The leadership of the Kinahan cartel could be brought to justice either in the United States or in a European country, Garda Commissioner Drew Harris has said.
He said the focus of the international crackdown on the organised crime group (OCG) is on gathering evidence and Ireland will support efforts to prosecute its leaders in another jurisdiction if that is where a trial ends up taking place.
Rewards of $5 million (€4.7 million) have been offered by US authorities to anyone who can supply information leading to the arrests and convictions of Christy Kinahan snr and his sons Daniel and Christopher jnr, who lead a €1 billion criminal empire. Pressure has also been applied through US sanctions imposed on those at the top of the cartel.
Mr Harris said a "second wave" of sanctions is under consideration against other individuals and entities associated with the gang.
The absence of an extradition arrangement between Ireland and the United Arab Emirates, where the Kinahans live, may mean that a prosecution ends up happening elsewhere.
Mr Harris said that without an extradition treaty that it would be “difficult” to bring the cartel leaders back to Ireland, but he added: “It’s not the same for other nations in terms of their processes on how they might wish to bring people before the courts.”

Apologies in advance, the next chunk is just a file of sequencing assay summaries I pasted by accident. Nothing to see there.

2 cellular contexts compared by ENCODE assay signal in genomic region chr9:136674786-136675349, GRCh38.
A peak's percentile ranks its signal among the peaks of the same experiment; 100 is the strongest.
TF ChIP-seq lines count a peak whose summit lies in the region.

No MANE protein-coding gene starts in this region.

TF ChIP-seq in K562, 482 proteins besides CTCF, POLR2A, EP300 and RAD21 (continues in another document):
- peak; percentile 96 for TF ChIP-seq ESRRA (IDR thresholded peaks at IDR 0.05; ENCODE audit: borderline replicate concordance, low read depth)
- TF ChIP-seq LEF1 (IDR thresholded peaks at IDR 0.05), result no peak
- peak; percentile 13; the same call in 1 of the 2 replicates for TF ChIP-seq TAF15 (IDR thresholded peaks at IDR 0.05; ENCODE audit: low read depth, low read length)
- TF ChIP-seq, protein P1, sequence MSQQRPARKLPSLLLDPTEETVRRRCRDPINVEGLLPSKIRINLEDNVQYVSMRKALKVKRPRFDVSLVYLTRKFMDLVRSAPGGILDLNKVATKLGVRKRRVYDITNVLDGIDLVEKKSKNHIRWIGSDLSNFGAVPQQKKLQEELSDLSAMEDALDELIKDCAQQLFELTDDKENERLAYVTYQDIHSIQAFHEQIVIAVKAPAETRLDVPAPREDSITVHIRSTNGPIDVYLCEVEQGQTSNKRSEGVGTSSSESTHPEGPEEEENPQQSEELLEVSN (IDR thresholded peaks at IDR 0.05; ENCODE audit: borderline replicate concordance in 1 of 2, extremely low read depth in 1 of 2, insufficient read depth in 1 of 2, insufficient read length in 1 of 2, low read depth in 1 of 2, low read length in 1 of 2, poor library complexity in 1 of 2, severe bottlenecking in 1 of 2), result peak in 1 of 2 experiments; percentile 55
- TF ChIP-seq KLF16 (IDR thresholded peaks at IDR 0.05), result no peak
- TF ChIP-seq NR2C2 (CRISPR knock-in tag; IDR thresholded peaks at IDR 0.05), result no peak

Mr Harris said that the reason the Garda has engaged with so many international partners is "to give us every chance to bring a prosecution either here in Ireland, or in Europe or indeed in the US".
Mr Harris said a huge amount of work has been done since the reward and sanctions were announced last month.
“A lot of intelligence and information has been gleaned and now we’re using that to build a case.”
Mr Harris was speaking at a press conference following the opening of a new Garda station at Dublin Airport.
He was asked if the US putting up the rewards is an indication that it is most likely that a prosecution may take place there.
Mr Harris said the action that has been taken against the cartel is a federal law enforcement process that is “tried and tested” and “has been successful in terms of other major criminals”.
He said: “Evidence is evidence and we are involved in a multinational operation against this OCG.
“It’s where then we see the best opportunity in terms of prosecution and bringing them before the courts . . . Ultimately, this is to bring people to justice for the crimes alleged against them and that’s our focus.”
A new Europol report says that Irish criminal networks are very large wholesalers of cocaine in the European Union. The same report says that the conflict between the Kinahan cartel and rivals has led to the murder of at least 20 people in Belgium, Ireland, the Netherlands and Spain.
Mr Harris responded to the report, saying: “We are obviously very concerned at the prevalence of cocaine and its trafficking into Europe.”
He said Ireland works very closely with Europol, the US and Canada and the Garda has liaison officers in Bogotá and Washington DC. He said this has "made a huge difference in terms of information flow around criminal gangs, trafficking drugs".
Mr Harris also highlighted last month’s crackdown on the Kinahan cartel and said “all of these things are a priority for us”.
“We’re very concentrated on working with our international partners to deny those routes for drug trafficking, but we’re also very conscious of the impact of cocaine and other drugs locally.
“We have dedicated drugs teams and every division to deal with local dealers and pretty major dealers as well at a local level.”